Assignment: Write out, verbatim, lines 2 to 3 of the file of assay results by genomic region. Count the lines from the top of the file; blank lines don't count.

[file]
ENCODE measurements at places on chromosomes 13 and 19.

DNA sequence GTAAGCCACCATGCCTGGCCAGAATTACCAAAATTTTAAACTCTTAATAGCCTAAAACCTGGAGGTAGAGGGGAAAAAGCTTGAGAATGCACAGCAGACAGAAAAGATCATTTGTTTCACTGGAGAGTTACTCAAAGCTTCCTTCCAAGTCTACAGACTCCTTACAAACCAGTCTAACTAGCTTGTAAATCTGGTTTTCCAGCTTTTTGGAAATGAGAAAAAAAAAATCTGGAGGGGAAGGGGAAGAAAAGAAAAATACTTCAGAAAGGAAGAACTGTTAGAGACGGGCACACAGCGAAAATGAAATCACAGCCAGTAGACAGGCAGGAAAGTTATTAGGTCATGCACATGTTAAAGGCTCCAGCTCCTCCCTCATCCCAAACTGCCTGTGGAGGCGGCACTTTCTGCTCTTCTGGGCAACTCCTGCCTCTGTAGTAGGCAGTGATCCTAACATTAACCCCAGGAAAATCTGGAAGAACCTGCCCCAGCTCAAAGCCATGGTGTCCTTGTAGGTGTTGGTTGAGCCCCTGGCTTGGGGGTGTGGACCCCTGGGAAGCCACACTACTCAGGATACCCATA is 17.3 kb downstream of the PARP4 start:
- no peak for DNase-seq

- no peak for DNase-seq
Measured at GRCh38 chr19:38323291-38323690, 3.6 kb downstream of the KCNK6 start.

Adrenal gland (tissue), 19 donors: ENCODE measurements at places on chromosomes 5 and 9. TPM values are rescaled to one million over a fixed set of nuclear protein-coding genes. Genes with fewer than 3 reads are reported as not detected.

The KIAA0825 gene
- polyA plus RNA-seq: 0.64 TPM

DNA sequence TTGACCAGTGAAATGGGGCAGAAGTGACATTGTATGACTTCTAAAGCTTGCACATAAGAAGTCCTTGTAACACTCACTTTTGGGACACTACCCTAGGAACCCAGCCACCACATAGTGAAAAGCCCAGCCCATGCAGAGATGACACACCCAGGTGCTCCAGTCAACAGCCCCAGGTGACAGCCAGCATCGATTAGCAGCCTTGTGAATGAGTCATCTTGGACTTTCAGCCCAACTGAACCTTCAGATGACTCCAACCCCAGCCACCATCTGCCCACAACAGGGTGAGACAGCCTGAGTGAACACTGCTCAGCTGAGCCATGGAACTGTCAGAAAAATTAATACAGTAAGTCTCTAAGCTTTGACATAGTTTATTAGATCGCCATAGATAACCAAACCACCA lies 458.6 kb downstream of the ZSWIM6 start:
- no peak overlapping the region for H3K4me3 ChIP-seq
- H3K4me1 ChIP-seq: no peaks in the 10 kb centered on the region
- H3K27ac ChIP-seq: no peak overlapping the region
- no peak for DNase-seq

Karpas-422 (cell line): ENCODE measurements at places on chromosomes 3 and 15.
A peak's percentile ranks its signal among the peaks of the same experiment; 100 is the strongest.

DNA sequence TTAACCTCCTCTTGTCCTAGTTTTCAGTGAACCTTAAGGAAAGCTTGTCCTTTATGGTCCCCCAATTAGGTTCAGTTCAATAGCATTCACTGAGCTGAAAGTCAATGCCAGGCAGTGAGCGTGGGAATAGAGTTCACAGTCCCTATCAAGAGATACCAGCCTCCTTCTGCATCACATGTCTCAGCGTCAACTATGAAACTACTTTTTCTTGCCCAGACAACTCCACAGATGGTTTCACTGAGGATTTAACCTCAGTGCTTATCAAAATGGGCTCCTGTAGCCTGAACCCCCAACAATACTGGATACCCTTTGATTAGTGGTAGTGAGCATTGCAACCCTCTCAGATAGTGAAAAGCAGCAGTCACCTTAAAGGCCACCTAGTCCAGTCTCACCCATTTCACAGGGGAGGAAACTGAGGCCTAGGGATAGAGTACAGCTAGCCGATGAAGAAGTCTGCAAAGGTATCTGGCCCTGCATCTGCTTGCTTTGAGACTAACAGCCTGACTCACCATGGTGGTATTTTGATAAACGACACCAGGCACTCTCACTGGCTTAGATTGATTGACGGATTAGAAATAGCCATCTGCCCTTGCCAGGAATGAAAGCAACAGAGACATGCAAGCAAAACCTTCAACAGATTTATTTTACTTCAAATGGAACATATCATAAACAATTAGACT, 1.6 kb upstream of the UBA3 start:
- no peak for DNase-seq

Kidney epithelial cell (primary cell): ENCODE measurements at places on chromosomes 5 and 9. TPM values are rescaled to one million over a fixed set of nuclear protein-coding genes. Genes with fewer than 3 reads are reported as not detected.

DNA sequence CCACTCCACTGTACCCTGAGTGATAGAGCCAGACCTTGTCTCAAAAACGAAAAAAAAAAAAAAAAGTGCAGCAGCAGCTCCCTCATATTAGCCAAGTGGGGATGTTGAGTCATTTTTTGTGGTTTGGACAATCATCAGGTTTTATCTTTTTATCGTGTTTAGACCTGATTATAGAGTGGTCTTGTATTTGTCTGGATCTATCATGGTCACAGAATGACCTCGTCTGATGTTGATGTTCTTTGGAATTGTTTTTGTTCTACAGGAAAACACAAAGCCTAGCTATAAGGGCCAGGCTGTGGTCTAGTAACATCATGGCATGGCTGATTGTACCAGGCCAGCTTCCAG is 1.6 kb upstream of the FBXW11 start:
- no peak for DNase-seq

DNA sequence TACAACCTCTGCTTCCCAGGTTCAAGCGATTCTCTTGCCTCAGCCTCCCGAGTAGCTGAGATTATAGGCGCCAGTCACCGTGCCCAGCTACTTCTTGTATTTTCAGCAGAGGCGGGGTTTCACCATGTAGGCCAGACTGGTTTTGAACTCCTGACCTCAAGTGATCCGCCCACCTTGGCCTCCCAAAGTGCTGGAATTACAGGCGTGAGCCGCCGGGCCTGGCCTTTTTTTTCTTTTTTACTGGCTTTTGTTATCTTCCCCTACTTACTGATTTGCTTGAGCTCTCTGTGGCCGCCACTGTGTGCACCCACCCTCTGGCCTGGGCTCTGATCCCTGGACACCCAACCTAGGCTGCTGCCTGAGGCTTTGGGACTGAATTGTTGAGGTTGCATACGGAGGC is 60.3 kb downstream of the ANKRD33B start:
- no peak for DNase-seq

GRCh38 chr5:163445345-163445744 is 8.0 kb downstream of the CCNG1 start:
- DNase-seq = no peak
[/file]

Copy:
DNA sequence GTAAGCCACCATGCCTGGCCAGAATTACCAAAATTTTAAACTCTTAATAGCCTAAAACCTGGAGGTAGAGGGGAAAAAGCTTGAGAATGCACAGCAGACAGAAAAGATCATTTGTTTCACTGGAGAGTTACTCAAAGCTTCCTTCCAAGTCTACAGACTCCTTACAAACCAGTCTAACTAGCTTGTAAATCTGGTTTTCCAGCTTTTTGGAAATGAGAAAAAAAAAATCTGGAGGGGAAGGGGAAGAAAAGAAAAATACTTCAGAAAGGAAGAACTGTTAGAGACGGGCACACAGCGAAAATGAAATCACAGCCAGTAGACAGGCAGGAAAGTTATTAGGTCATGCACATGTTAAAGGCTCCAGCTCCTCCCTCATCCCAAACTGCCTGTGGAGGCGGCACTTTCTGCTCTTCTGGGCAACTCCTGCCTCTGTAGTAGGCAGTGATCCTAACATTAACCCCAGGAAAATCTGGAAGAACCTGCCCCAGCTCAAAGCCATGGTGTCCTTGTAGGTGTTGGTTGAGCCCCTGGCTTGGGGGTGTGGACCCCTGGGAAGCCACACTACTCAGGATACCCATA is 17.3 kb downstream of the PARP4 start:
- no peak for DNase-seq